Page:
I can't really speak for Bill, but I'm pretty sure this incident from 1968, played a part in it


From The Forthcoming Book "If The Devil Danced In Empty Pockets" by Ken Spooner


Chpt 7 Mrs. Murphy's Basement

..... We wound up working at Danny Mazur’s club again. This would be the fourth band he saw me in. By this time The Hassles already had their first album out and were planning a second. Billy Joel was doing most of the writing for it. Well Danny must of liked the idea of the girls ‘cause he offered me a management / recording deal right away. Danny was a very short, loud, and aggressive man. Robbie didn’t want any part of it and dropped out overnight. He left a pretty big hole. The first time we played with the Hassles, I recall Billy Joel coming up to me after and saying he really dug the way we did “I Am The Walrus” that was Robbie’s doing. We wound up going with Mazur Management, which was Danny and his son Irwin. Danny did what he said he would, he brought record people out to see us. He brought Tommy Kaye.




Front: Howie, Little John, Richie Rear: BIlly , Jon



Now Mazur had a really loud voice, he did not need a microphone, but he had one off stage and his own PA to introduce the acts. It was a Saturday night, the place was packed as the Hassles were a big draw on Long Island. As we were taking our places on a darkened stage Danny’s voice cut through the night ... LADIES AND GENTLEMEN... MY HOUSE IS PROUD TO PRESENT ... THE NEWEST GROUP ON THE UNITED ARTISTS RECORD LABEL. THEY WILL BE PERFORMING FOR YOU TONIGHT AS A PRE KICKOFF TO THEIR UPCOMING TOUR WITH THE HASSELS AND VANILLA FUDGE THAT STARTS NEXT WEEK IN ALLENTOWN, PENNSYLVANIA! .. SO HERE THEY ARE, PERFORMING THEIR ORIGINAL MATERIAL FROM THEIR FORTHCOMING ALBUM ...MRS. MURPHY’S BASEMENT !

Now not only was this news to the audience. it was a big shock to us. As we were hearing it for the first time too. Maybe he thought it would jazz us even more. But the biggest shock came when Danny threw on the stage lights. There, for all the world to see, was Mickey Milton, our roadie... all 260 or so pounds of him, bent over fixing an amp and doing the original Norge Repairman Bit, ten years before Dan Akroyd would. I wonder if Dan was in the audience that night? Mickey’s pants were riding low and it was definitely a full moon. I was behind the organ and didn’t get to see the whole effect, but sure got to hear about it as the whole band got chewed out in the dressing room after the show. “JESUS CHRIST!... Danny was Jewish to boot ... I BREAK MY ASS TO BUILD YOU UP AND WHAT DO I SEE? ... WHAT DO I SEE FOR IT? ... A BIG ASS STARING EVERYONE IN THE FACE, MY CUSTOMERS, THE LABEL, AND ME! ... THIS HAS GOT TO STOP RIGHT NOW! Danny went on for 10 minutes just ranting and raving. Tommy Kaye on the other hand, laid low and was very soft spoken. I never mentioned to Tommy that we had met before.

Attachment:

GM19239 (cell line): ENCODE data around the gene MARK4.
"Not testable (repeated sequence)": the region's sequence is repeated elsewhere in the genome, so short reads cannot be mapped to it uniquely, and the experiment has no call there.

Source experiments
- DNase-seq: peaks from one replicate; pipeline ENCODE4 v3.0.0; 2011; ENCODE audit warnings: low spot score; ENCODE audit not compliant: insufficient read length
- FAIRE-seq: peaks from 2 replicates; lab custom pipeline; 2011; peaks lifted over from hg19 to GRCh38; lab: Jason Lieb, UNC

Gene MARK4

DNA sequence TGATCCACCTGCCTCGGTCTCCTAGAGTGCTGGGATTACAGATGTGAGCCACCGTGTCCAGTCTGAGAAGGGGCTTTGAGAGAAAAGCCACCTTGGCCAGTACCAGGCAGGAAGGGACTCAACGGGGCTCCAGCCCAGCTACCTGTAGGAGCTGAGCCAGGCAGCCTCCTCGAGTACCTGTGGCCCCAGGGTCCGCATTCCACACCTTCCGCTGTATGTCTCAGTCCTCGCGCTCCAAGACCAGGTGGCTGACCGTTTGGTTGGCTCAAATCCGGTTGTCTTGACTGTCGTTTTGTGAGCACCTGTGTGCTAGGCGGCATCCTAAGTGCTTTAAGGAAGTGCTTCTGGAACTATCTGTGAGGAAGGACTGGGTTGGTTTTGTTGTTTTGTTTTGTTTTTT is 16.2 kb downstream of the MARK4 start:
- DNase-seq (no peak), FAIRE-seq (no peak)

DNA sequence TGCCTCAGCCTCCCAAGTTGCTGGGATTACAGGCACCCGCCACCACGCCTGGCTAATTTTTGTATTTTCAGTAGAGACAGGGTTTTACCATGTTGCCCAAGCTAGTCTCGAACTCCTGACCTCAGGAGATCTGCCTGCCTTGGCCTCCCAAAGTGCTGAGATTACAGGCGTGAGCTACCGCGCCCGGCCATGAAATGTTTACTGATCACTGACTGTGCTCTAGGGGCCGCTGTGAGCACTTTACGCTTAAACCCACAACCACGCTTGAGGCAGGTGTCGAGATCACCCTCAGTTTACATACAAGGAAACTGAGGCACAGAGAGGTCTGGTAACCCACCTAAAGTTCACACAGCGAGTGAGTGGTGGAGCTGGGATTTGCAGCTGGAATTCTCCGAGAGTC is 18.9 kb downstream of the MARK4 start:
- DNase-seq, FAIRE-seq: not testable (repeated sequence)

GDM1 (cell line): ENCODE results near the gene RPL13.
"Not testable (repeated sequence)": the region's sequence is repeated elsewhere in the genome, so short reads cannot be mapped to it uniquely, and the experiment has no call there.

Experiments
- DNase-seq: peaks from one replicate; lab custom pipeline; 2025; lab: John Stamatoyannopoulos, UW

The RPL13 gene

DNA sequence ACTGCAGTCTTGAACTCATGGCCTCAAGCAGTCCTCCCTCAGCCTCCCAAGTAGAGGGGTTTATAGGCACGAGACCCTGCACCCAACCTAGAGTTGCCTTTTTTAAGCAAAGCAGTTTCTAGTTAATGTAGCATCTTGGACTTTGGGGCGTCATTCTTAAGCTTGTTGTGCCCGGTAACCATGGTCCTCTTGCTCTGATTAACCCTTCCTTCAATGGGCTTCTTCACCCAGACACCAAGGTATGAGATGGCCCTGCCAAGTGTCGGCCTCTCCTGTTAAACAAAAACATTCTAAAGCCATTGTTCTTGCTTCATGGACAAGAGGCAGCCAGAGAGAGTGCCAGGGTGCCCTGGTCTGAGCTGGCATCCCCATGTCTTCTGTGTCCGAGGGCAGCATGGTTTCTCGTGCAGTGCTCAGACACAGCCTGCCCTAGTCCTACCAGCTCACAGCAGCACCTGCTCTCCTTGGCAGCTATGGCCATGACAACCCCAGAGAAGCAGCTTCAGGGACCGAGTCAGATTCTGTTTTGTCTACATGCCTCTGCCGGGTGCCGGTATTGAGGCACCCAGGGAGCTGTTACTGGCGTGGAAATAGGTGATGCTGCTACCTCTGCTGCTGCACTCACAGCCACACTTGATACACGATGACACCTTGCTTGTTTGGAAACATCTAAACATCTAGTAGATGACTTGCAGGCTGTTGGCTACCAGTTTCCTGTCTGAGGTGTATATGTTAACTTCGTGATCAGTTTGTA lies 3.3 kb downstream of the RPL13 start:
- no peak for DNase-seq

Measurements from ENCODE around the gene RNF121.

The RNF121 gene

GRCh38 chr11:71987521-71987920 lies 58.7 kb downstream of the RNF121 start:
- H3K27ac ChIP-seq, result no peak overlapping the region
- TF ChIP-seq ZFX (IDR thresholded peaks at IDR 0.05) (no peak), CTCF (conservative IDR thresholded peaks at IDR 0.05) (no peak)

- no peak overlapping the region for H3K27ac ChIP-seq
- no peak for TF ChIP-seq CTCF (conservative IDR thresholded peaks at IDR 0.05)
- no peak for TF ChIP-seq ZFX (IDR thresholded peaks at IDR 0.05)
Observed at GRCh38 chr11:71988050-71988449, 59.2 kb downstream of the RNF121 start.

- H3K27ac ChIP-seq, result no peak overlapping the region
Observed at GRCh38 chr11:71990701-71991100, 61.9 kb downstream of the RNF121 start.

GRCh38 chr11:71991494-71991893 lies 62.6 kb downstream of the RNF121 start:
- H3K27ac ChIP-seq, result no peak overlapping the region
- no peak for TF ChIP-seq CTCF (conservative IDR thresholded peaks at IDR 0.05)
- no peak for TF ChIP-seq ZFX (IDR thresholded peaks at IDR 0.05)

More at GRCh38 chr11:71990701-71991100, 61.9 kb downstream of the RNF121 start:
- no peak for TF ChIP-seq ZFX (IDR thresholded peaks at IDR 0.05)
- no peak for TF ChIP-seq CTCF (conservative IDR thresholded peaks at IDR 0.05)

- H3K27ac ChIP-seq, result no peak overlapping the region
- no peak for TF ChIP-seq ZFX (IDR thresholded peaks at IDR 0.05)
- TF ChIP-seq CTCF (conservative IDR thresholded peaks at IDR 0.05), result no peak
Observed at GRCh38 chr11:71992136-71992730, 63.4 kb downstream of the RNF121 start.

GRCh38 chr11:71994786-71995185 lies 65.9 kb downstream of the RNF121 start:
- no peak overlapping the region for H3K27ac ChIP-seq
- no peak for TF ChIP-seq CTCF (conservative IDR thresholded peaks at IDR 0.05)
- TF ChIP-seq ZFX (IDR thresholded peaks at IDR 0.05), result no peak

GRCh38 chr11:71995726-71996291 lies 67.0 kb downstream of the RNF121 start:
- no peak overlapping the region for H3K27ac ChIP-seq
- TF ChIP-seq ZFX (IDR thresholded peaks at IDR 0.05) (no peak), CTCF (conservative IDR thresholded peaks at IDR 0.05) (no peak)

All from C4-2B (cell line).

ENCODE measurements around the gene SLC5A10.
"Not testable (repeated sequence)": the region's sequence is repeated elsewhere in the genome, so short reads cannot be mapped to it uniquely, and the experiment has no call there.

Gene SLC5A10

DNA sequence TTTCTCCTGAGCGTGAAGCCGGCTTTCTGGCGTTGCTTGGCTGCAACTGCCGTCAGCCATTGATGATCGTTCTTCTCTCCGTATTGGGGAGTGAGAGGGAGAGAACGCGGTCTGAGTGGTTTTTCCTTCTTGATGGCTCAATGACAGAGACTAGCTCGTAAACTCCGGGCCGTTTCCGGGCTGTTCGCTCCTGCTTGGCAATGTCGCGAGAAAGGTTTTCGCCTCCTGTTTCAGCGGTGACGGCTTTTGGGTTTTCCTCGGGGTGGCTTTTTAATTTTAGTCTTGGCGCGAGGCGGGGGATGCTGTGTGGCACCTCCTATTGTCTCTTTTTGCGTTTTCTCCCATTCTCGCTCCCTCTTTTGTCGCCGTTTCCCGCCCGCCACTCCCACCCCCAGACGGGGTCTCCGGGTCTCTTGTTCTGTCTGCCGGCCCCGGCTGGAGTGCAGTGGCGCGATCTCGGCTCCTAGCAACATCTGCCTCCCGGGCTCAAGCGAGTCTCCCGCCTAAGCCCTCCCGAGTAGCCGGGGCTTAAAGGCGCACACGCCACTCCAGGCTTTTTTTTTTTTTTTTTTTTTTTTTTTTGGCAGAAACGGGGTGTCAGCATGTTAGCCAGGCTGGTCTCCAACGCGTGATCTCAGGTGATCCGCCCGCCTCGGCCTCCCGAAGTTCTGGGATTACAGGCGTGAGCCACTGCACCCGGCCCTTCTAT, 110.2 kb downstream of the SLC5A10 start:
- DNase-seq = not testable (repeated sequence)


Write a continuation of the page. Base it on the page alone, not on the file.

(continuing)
From Delaware County Daily Times July 1968


It was never explained by Mazur to us why this show did not happen. I'm not sure if the Fudge appeared or not as they were managed by Phil Basile, who ran the Action House in Island Park. I would surmise that if the Fudge did not appear in Allentown, it would be totally Phil's decision as you did not refuse what Phil, a reputed member of the Luchese family, asked you to do. But don't take my word for it, Google Phi Basile and read for yourself


.... Well big ass or not, everyone including Mazur, was glad we had Mickey to help lug my Hammond up the narrow and steep stairway that led to Studio 3. It was located a few doors away from Carnegie Hall, in a building that was probably built around the same time. I had an A-100 Hammond and what that was, was a B-3 in a home style console cabinet that had the extra weight of a built in amp, three twelve inch speakers and the speaker enclosures. The catalog said it weighed 413 lbs. There was no way to grab hold of it, other than with the piano dollies we had. It took six of us ( Danny & his son Irwin helped ) to get it up the first flight and that probably took twenty minutes of straining. Then it was too long to make the turn on the landing, for the second flight of stairs. So we had to pass it across the two flights risking it falling twenty feet down, if someone slipped. It was a Kodak moment but no one had a camera.


I'd find out recently. in the new BIlly Joel bio book by Fred Schruers, that Studio Three was originally Tonight Show Orchestra Leader, Skitch Henderson's place . In 1968 it was a dump.


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